I’m as surprised as you: the Supreme Court has ruled to uphold the Patient Protection and Affordable Care Act, better known as Obamacare. The individual mandate is constitutional, albeit on the grounds that it is a tax and not a mandate. But no matter—minus some sticky stuff about federal coercion of the states to expand Medicare, health care reform stands, kit if not caboodle. “It is painful to recognize that the liberties which our forefathers fought a revolution to secure have been lost,” Karen Harned of the National Federation of Independent Businesses writes, “But it is clear that our original constitutional system has been thrown out, and we are left with only the democratic process to preserve our rights.” Let the hyperbole
Combat! blog’s man in government, a shadowy operative known only as The Cure, overheard one Republican Congressman outside SCOTUS complain that “just because it’s constitutional, it doesn’t mean it’s American.” The executive director of the Democratic National Committee was less glum, tweeting “it’s constitutional, bitches!” and then apologizing seemingly minutes later. Don’t worry: the Supreme Court’s decision to uphold Obamacare has not made any of our political leaders wiser or more honest. It does, however, recontextualize their lying foolery.
Consider Harned’s claim that the passage of a law by Congress, followed by its challenge from state attorneys general and its eventual review and approval by the Supreme Court, makes it “clear” that our constitutional system has been thrown out. Back when Obamacare was a law that a Democratic president pushed through a Democratic Congress, such charges of tyranny read as attacks on the ruling party. Now that Obamacare has been vetted by a right-leaning Supreme Court, the claim that it is an historic trampling of our American system seems more like sour grapes. At what point does this socialist coup against our Constitution become merely an instance of Republicans losing?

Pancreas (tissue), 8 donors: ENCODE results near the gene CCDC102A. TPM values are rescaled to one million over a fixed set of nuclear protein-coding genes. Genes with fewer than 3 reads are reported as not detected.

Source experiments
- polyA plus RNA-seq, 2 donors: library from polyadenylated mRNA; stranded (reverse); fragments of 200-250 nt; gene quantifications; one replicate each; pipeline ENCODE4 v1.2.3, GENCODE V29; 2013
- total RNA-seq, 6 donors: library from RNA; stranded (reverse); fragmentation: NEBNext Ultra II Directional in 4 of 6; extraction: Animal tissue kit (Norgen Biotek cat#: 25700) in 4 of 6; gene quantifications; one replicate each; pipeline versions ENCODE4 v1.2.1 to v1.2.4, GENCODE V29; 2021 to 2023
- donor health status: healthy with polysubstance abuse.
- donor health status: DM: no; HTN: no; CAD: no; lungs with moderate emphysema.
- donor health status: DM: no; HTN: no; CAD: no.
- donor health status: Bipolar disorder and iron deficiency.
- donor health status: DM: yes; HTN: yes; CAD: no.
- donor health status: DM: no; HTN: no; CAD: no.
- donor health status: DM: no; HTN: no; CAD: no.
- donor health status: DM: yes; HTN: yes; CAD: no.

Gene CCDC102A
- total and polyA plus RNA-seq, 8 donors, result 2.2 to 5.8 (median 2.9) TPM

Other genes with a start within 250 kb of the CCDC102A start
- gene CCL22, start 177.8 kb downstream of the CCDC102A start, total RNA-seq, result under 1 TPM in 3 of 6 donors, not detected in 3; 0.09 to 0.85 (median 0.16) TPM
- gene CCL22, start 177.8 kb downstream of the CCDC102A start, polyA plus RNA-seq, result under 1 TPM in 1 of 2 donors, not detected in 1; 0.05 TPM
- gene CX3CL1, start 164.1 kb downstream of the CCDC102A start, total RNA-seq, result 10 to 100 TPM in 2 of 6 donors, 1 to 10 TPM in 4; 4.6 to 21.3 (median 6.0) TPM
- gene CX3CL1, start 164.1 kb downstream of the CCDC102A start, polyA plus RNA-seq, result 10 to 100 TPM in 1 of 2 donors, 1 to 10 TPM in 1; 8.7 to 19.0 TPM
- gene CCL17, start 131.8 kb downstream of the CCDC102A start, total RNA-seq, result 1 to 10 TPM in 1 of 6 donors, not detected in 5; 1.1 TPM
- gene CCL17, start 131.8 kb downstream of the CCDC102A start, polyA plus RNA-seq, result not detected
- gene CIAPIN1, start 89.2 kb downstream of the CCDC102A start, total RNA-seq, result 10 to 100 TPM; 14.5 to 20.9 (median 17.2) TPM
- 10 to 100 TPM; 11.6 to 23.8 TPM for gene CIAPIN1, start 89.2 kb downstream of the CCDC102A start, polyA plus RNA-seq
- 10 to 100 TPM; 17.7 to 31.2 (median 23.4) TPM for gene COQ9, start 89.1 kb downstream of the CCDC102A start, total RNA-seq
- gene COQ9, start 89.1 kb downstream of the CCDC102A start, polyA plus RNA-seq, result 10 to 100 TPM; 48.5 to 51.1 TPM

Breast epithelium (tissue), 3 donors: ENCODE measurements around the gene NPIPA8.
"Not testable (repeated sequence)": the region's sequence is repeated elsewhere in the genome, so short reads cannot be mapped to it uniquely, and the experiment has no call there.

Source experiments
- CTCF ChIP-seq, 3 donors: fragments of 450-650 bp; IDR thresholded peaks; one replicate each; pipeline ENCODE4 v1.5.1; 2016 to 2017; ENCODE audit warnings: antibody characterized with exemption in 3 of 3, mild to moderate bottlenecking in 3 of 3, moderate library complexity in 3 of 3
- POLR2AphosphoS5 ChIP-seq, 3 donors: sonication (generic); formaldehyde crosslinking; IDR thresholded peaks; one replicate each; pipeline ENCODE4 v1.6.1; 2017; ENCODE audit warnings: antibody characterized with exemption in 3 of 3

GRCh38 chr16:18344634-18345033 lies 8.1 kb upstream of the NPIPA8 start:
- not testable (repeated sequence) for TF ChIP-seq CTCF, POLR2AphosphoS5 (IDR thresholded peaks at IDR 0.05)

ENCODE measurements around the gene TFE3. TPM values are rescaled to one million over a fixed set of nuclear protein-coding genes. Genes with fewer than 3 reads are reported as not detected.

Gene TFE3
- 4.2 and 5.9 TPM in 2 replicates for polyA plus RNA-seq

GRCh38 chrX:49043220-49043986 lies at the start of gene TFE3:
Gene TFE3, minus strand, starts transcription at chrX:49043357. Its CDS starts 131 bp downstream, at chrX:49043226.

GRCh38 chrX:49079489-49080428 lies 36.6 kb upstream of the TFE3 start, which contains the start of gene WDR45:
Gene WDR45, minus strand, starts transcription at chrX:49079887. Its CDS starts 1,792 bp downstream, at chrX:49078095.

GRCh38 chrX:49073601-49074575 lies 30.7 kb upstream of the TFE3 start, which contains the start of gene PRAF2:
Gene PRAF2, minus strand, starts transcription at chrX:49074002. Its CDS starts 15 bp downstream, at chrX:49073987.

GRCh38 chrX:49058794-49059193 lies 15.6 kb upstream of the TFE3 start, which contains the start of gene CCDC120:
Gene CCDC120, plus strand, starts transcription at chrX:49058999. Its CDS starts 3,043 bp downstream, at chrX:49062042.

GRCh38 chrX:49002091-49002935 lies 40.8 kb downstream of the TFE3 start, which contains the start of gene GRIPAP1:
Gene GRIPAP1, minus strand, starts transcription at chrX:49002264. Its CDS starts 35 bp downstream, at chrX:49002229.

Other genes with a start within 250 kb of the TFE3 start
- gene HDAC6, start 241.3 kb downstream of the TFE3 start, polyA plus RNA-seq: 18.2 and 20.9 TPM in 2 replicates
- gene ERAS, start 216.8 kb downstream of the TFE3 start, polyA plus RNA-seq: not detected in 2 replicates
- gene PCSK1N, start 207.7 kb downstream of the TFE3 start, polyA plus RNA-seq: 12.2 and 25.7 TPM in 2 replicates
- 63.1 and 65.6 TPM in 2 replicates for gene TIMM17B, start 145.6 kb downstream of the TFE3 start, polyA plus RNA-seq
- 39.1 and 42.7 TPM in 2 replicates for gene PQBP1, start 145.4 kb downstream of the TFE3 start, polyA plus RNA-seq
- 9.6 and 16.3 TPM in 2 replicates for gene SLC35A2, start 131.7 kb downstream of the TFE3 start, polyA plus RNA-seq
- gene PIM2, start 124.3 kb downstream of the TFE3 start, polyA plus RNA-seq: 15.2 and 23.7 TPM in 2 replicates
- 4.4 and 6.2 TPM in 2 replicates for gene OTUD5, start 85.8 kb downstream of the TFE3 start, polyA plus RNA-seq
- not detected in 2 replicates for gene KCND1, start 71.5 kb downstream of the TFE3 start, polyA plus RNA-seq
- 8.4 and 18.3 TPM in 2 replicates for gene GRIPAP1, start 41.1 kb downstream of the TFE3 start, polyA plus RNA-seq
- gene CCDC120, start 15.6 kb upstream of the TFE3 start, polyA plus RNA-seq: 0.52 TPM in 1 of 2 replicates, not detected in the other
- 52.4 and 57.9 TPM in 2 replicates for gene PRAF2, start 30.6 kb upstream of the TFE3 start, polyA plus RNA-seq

By all indications, the GOP plans to keep making Obamacare a central issue. Candidate Romney has promised to repeal the law, as Republicans in the House have tried to do several times already. Besides the usual cut-taxes incantation, opposition to the Affordable Care Act is the party’s most prominent position. Now that all three branches of government have signed off on the law, however, their opposition takes on a different tone. The Republican Party’s belief in its own majority seems unshakeable. The question is whether they are right, or if the specter of one party bucking every federal instrument you can think of to insist on its own way will simply creep voters out.
The first part—is the GOP really speaking for America in its opposition to Obamacare?—is difficult to answer. Polls suggest that support for the law has never broken 50%, but they also show that the American people’s view of the issue is muddled. For example, all the actual components of the law enjoy majority support, except for the individual mandate. That damn thing is approved at a mere 30%, but maybe that’s because Americans are whiners who can’t believe their pie has a crust on it. As of June, no decision on health care would please a majority of respondents. Approximately 50% say they would be unhappy if the court threw out the entire law, upheld the entire law, or threw out only the individual mandate. The debate over Obamacare has made everyone sad.
You would think, then, that people would like it to be over. Our public discussion of the Affordable Care Act has been characterized by lies, hysteria and dicketry. No one smiles when they talk about it. In the aftermath of this morning’s Supreme Court ruling, perhaps what Americans want most is closure. Five years from now, when it is easier to buy health insurance, the prospect of paying a $700 fine for not doing so may not strike many voters as an annihilation of their individual liberty. It is possible that our three-year argument is a lens that has blurred our vision of Obamacare, and once it is taken away we will stop running around panicked and knocking our heads together.
Maybe—and this is shocking, now—the Affordable Care Act is not a huge deal. We have made it a huge deal, but we’re not talking about a single-payer system. We are talking about making people carry health insurance the way most states make people carry car insurance; we are talking about rules re: preexisting conditions and minimum coverage. Today’s ruling was not the death knell of American liberty, just as it was not a clarion call. Maybe, if we’re lucky, it will be the end of a long and tedious argument. Maybe now our political process might do something else.